Expander Energy is currently planning to build its first commercial facility in Slave Lake, Alberta. The facility will use bark and waste wood to generate net-zero carbon intensity renewable diesel fuel.


Enerkem: turning trash into energy

Cities create a lot of trash. Even with recycling programs and other trash reduction strategies, most ends up rotting in landfills.

Enerkem creates new life for trash with a biofuels facility that turns it into renewable biofuels. The company’s Edmonton-based plant is the first commercial-scale trash-to-biofuel facility in the world. It takes waste that can’t be recycled or composted — things like plastics and styrofoam — and turns it into synthetic gas. From there, the gas can be refined into biofuels like methanol or ethanol or used to create industrial chemicals.

Enerkem has partnered with Suncor to provide biofuels for their industrial vehicles, providing a greener alternative to traditional fuels; and with the company hoping to expand its biofuels production to other cities in Canada and worldwide, company representatives say the success of its Alberta-based plant will serve as a model for its future.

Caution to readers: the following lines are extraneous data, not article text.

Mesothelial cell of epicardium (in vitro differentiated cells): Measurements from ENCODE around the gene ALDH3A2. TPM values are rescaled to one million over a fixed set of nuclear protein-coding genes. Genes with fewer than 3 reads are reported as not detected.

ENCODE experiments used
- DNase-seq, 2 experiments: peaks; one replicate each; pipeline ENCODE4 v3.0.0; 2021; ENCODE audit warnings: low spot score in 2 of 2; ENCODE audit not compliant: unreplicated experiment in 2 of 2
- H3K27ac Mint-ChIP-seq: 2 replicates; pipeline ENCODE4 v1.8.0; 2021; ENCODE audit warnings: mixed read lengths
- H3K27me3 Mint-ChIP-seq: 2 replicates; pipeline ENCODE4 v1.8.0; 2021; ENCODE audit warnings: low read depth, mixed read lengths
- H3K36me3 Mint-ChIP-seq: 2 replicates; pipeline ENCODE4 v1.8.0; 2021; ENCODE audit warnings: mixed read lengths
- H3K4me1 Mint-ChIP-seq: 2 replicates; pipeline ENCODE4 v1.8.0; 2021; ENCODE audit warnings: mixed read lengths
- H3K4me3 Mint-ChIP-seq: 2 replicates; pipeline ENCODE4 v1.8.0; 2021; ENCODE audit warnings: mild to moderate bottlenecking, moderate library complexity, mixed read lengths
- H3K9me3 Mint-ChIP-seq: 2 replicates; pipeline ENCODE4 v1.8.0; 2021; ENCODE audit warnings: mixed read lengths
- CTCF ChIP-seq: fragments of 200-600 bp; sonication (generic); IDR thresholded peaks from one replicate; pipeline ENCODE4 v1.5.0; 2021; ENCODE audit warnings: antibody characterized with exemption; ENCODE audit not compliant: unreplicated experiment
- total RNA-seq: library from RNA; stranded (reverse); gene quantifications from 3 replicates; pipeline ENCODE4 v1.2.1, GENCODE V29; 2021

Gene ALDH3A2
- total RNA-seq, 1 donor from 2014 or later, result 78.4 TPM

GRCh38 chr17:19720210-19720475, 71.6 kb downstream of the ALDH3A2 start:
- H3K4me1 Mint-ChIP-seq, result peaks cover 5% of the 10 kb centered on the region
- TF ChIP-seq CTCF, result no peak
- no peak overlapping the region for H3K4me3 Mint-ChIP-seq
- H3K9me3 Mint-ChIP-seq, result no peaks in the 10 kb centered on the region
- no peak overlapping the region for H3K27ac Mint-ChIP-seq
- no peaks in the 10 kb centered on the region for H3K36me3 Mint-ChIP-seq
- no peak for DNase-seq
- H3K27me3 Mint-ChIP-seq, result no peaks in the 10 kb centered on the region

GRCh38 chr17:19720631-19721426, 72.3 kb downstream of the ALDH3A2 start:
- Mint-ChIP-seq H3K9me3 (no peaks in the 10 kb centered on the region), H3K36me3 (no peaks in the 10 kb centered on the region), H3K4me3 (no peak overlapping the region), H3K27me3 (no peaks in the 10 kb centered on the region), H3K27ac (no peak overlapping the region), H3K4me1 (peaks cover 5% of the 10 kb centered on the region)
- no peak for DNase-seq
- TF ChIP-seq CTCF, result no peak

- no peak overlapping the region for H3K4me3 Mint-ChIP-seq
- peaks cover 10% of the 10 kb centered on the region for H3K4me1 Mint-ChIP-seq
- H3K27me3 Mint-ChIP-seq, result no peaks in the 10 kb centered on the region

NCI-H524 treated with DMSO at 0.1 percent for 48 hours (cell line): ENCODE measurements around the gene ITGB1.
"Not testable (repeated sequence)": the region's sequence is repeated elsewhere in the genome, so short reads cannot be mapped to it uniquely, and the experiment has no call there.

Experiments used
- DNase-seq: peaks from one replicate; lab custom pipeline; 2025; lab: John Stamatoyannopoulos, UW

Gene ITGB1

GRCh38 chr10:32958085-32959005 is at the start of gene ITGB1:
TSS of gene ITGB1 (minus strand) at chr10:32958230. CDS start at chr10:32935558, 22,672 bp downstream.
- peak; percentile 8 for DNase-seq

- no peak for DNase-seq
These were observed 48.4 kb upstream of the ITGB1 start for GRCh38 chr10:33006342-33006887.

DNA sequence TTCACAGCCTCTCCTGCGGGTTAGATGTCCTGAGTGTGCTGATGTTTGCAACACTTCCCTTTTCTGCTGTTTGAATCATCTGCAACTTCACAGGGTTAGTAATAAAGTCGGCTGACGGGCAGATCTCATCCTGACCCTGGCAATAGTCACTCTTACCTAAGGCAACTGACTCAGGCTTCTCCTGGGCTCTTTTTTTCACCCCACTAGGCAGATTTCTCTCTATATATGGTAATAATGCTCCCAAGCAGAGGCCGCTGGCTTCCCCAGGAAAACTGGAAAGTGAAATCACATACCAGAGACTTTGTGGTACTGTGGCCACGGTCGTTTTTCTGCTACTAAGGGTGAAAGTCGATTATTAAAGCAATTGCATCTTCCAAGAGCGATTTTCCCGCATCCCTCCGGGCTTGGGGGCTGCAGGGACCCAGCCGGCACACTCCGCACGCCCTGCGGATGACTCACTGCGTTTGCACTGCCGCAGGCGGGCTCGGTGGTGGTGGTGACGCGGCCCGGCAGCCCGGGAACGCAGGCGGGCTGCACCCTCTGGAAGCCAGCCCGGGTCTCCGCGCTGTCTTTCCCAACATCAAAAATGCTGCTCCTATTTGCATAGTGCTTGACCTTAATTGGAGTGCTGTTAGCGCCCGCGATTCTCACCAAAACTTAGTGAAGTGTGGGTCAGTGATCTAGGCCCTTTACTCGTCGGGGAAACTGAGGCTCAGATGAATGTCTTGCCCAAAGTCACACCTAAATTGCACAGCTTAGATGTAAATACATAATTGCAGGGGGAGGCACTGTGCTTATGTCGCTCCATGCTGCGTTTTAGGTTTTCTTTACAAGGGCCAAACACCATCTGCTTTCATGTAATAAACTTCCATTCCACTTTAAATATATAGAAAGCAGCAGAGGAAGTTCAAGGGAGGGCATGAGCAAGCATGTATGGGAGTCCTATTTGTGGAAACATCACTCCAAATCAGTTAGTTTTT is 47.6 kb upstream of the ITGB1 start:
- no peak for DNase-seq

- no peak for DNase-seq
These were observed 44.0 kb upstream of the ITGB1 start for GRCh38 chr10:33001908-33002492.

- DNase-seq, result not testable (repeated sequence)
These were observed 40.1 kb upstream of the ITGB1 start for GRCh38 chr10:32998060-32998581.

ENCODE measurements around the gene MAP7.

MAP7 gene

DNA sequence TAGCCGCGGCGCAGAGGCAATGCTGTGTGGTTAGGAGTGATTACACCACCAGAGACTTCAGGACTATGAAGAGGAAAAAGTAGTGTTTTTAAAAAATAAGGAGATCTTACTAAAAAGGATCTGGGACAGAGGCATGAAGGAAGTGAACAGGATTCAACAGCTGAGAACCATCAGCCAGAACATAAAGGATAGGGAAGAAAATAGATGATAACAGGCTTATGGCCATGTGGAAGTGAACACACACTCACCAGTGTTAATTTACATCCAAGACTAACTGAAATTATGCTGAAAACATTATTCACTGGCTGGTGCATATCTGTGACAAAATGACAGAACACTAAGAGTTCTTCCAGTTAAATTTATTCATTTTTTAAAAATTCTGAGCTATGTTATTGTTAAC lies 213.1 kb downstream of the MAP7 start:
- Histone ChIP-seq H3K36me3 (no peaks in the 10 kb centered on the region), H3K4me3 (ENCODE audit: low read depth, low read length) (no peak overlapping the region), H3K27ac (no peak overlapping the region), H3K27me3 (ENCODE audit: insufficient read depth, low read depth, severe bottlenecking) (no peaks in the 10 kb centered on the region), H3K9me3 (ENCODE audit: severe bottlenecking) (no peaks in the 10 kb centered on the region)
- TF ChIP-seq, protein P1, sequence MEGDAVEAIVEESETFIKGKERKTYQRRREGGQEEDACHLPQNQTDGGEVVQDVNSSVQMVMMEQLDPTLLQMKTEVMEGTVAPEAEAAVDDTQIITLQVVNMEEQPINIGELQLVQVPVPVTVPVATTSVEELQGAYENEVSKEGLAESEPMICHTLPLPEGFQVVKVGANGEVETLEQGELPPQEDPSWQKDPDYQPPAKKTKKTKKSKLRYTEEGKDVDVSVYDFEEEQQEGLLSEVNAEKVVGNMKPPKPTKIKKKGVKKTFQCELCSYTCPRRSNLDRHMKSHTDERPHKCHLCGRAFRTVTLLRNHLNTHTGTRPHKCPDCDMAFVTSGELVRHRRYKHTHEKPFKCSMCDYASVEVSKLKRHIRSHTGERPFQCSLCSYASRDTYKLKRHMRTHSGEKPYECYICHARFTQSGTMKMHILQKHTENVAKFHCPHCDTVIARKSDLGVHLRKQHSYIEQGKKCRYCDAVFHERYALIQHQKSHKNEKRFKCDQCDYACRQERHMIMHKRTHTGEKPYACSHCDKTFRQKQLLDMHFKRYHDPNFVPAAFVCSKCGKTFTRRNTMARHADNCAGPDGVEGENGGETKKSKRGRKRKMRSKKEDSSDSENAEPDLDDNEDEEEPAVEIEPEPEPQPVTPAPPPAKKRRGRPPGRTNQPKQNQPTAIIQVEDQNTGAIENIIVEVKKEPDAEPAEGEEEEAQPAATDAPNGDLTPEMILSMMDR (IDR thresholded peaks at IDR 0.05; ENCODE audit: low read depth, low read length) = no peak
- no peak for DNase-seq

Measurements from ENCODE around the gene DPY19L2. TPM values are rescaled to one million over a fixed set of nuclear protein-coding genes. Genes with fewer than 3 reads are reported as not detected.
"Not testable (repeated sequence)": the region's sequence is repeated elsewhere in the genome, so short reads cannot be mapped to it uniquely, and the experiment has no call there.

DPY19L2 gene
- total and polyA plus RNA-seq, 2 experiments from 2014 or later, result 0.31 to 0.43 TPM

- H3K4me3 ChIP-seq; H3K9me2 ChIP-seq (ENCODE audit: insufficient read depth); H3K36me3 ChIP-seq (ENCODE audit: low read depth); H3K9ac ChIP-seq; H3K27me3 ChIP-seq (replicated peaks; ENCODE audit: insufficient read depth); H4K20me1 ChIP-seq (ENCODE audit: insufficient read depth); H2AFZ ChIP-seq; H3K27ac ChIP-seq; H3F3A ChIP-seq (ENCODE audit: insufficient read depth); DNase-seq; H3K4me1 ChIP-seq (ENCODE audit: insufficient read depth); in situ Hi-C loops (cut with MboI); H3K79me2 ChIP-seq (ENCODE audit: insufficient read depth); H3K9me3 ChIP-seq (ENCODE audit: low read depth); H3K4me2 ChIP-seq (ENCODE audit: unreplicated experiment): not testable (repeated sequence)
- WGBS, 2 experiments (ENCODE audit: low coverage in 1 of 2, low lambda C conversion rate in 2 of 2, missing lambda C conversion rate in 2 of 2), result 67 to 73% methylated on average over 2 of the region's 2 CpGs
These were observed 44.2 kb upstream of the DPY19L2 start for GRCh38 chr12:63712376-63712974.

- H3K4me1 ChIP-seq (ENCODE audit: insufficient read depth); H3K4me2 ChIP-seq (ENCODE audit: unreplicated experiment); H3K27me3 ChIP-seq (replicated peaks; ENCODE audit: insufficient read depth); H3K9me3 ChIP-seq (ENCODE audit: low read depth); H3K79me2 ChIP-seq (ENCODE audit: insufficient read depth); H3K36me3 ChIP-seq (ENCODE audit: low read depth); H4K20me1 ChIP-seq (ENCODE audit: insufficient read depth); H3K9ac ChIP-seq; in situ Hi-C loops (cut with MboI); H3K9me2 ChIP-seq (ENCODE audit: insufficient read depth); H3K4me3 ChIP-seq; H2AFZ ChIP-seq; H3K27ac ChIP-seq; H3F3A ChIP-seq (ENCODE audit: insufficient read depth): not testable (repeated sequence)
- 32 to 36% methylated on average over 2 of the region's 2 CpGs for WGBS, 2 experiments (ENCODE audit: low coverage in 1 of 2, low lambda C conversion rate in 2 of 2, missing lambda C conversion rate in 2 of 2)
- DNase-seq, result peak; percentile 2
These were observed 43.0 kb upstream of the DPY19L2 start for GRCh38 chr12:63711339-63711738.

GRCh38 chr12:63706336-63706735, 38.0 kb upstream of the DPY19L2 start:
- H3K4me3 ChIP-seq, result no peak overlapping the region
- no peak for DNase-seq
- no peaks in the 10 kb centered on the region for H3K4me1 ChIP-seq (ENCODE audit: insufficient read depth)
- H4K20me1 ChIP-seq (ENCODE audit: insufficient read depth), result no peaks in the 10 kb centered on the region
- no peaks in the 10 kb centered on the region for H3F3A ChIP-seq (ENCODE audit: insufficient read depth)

2Point0: turning recyclable materials into viable sources of fuel for the future

2Point0 is located in Lethbridge and is part of the Regional Innovation Network of Southern Alberta. The company takes recyclable materials and turns them into low-carbon fuel, biomass, and energy to power its facility and the community and to provide energy for EV vehicles.

Materials diverted from landfills include cardboards, plastics, construction and demolition waste, textiles, woods, and yard waste. 2Point0 provides a green solution for commercial and industrial businesses as well as for those doing construction and demolition projects.

“Because waste isn’t just our problem, it’s everyone’s problem… and now the solution.” – 2Point0


AdvEn Industries Inc.

AdvEn Industries Inc.: converting carbon waste into high-tech products